Individual stocks can surge 10%, 25%, or even higher in a short period of time. And they can fall just as far, just as quickly. For example, shares in Radio Shack (NYSE:RSH) turned south and plummeted 24% on Tuesday after the company reported a 39% drop in quarterly profit.

Big drops in share price can sometimes signal material defects or new risks. But at other times, they're simply pullbacks along with the larger pessimism facing the market today. Fortunately, we have Motley Fool CAPS, a great resource to help us understand the larger picture behind big price drops.

Is the sky falling?
CAPS contains more than just the crowd's opinions. Its best-performing members' votes count more in shaping each company's rating than do the picks of their poorer-performing peers. That way, investors can intelligently use the collective wisdom of more than 125,000 CAPS members to make better decisions.

We'll use CAPS' handy stock screening tool to quickly zero in on companies that have been slashed by at least 25% in the last four weeks, and which have a market cap greater than $100 million and a beta of less than 3. If you want to run this screen for yourself, please do -- just keep in mind that the results will update with the market.


CAPS Rating
(5 stars max.)

Price Change










Research In Motion (NASDAQ:RIMM)



General Electric (NYSE:GE)



Source: Motley Fool CAPS. Price return from Jan. 30 through Feb. 24.

According to the Swiss National Bank, total deposits held by Swiss banks fell by 27% in 2008, with leading banks like UBS and Credit Suisse reporting large outflows of foreign money. Now the country's safe offshore status is being threatened and investors are growing more concerned about a civil lawsuit by U.S. tax authorities against UBS seeking data on 52,000 Americans believed to be shirking tax obligations. With the controversy hanging over UBS, it's little wonder then that only 59% of the 818 CAPS members rating UBS expect it to outperform the market.

Geron and StemCells
Shares of companies related to stem-cell research soared last month when Geron became the first company to gain FDA clearance for early stage clinical trials for stem-cell testing for the treatment of severe spinal cord injuries. Also, there's been a lot of anticipation building over an expected lifting of a ban on federal funding for embryonic stem-cell research, which many investors believe will open the floodgates of opportunity for companies like Geron and StemCells.

But shares in both companies have quickly retraced their recent gains, and some CAPS members feel that shares may have gotten ahead of themselves. Geron has a long way to go before its developments see commercial use, and companies like StemCells don't have a direct tie to embryonic therapies. But while it may be true that a potentially lifted stem-cell funding ban will actually do little to directly help the companies, many CAPS members still see immense long-term potential in both of the cutting-edge therapy developers. In CAPS, 84% of the 516 members rating Geron are bullish, while 88% of those rating StemCells expect it to beat the market.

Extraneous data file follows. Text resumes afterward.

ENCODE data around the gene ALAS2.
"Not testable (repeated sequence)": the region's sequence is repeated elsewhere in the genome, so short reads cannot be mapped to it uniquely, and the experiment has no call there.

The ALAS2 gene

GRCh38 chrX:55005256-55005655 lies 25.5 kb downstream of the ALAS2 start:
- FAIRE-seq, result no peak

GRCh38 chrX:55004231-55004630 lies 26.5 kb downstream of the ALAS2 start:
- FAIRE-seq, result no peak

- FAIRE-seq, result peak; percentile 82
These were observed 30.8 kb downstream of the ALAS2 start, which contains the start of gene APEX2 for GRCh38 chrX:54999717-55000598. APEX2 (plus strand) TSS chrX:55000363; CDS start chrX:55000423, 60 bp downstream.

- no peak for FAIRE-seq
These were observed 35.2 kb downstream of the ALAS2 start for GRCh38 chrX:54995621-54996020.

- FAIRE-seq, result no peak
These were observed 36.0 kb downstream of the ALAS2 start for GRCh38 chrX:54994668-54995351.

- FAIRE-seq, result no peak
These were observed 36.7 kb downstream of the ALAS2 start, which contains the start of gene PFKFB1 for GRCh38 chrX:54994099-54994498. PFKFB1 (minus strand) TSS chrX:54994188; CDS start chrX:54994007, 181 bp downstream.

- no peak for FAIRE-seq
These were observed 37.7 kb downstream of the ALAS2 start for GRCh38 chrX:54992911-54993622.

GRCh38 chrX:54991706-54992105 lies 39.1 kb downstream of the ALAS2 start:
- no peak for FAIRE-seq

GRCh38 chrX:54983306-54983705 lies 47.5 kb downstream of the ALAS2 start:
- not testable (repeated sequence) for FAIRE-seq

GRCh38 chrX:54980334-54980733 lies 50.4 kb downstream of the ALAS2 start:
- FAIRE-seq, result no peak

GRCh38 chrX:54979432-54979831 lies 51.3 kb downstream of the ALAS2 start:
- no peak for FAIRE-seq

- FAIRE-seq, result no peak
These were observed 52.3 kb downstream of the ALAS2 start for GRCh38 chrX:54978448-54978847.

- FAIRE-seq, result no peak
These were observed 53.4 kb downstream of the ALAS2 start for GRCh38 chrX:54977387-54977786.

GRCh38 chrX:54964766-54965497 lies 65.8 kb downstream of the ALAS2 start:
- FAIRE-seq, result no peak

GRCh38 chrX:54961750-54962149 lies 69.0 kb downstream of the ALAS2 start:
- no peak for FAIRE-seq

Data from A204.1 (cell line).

Research In Motion
RIM shares recently took a dive after the BlackBerry maker warned about coming in on the low end of its earnings guidance, despite projecting more net new subscribers than previously targeted. Shares have also been under pressure since several RIM executives recently settled charges with the SEC and Ontario Securities Commission over backdating stock options, a practice that's brought scrutiny to many companies like Apple (NASDAQ:AAPL) and Home Depot in the past. With its stock well off its highs, roughly 83% of the 4,884 CAPS members rating Research In Motion expect it to beat the S&P.

General Electric
While its other units remain profitable, GE's finance unit is dragging the business down. Shares have recently fallen to lows not seen in more than a decade on fears of more losses buried in its financial unit. And while a Deutsche Bank analyst recently noted the high long-term earning potential of GE Capital, he also acknowledged the risk of the company possibly slashing its dividend to cover unrealized losses. At this point, 93% of the 12,886 CAPS members rating GE remain bullish on its long-term potential and expect it to outperform the market.

Ultimately, whether or not you believe a fall in any stock is warranted, your own research is more important than collective opinions. CAPS can help you quickly focus your due diligence, and even point out potential pitfalls you may not have seen.

Add your take on these or any of the nearly 5,400 stocks that 125,000-plus members have covered in Motley Fool CAPS.

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